If you want to reconcile a figure I would take the retail value of the thing you are getting and add it as a one off payment for that month.
How to Get Some Free Stuff.
The easiest way to go about this is to ask, I would send an email to the company that went something like this;
My name is **name** and I run **my awesome site url**, I know my readers would love to read a review of **their specific product or service** and I for one would love to do the review.
I wanted to ask what is the best way for me to go about getting **access to or a copy of the product or service** along with any extra relevant information I could use to do a full writeup.
Hopefully hear from you soon,
**your awesome name**
Lead Generation is when you might not make any money from an interaction but you get someones details for a later date that are potentially interested in hearing more.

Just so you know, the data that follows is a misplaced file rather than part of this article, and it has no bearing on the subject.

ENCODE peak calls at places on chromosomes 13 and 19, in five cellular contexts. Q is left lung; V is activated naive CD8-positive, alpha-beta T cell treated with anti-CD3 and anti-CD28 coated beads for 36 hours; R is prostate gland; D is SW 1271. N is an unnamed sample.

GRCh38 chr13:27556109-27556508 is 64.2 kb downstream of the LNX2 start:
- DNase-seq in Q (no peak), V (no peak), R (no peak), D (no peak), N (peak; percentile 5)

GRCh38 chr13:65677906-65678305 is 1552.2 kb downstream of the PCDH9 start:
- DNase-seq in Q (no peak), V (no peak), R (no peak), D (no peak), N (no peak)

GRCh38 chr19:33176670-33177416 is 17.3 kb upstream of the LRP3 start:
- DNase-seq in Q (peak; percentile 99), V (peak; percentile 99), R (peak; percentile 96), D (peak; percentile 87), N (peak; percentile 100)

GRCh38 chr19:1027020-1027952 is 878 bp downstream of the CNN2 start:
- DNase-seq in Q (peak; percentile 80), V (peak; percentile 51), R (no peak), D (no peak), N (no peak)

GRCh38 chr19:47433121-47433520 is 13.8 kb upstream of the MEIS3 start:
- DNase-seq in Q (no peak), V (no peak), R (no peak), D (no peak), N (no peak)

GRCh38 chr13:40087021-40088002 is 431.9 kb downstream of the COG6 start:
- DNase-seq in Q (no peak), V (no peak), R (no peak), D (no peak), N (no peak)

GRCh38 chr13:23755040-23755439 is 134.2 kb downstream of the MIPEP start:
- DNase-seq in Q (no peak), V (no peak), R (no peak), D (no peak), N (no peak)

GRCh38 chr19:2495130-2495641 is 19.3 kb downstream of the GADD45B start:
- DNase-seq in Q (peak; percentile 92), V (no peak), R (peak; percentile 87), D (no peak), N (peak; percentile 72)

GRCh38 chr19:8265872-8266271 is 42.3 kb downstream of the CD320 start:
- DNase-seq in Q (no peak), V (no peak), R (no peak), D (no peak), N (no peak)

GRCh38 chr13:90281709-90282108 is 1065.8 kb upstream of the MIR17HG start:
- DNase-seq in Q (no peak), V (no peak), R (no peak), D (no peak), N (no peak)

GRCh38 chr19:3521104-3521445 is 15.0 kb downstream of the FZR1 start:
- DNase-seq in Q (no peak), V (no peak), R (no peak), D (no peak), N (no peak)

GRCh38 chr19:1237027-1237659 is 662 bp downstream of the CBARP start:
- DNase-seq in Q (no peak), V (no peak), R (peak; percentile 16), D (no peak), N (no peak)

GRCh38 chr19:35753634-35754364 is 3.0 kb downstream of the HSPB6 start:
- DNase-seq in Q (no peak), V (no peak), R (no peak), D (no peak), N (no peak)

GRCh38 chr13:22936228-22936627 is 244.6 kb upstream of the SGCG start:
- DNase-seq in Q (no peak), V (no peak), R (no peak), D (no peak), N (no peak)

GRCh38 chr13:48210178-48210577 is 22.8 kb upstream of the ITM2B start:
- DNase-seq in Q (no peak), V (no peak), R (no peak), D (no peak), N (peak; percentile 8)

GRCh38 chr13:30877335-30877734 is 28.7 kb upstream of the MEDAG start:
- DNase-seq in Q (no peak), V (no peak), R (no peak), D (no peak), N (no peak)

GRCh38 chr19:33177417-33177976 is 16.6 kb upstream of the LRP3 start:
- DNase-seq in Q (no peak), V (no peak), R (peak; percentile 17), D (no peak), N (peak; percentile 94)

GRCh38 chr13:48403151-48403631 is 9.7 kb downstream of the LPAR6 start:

Examples of this could be;
Collecting email addresses to let people know that you are working on a new book, exactly like what I did for this book!
Cross promoting your other websites, especially if they are in the same niche.
It Doesn’t have to be for a Product in Your Niche
I always make sure in any ‘About Me’ section on a website I am included on that it says I am a developer and how to contact me. The site could be a million miles away from the topic of development but that doesn’t mean a reader of that site isn’t going to have a development problem they need fixed.
Putting a Price on Lead Generation
To reconcile this against money made in the month we need to attribute a value to each lead generated, this can be very hard to do but here is what I have done in the past.
With my analytics I know that for every 100 people on my site 2 of them will convert to a paying customer.
If a paying customer has a lifetime value of £10 that means that roughly one person hitting my site is worth £0.20 (10 / 100 * 2)
Because I like to be ultra conservative with anything like this I will then half the number and say each visit is actually worth about £0.10.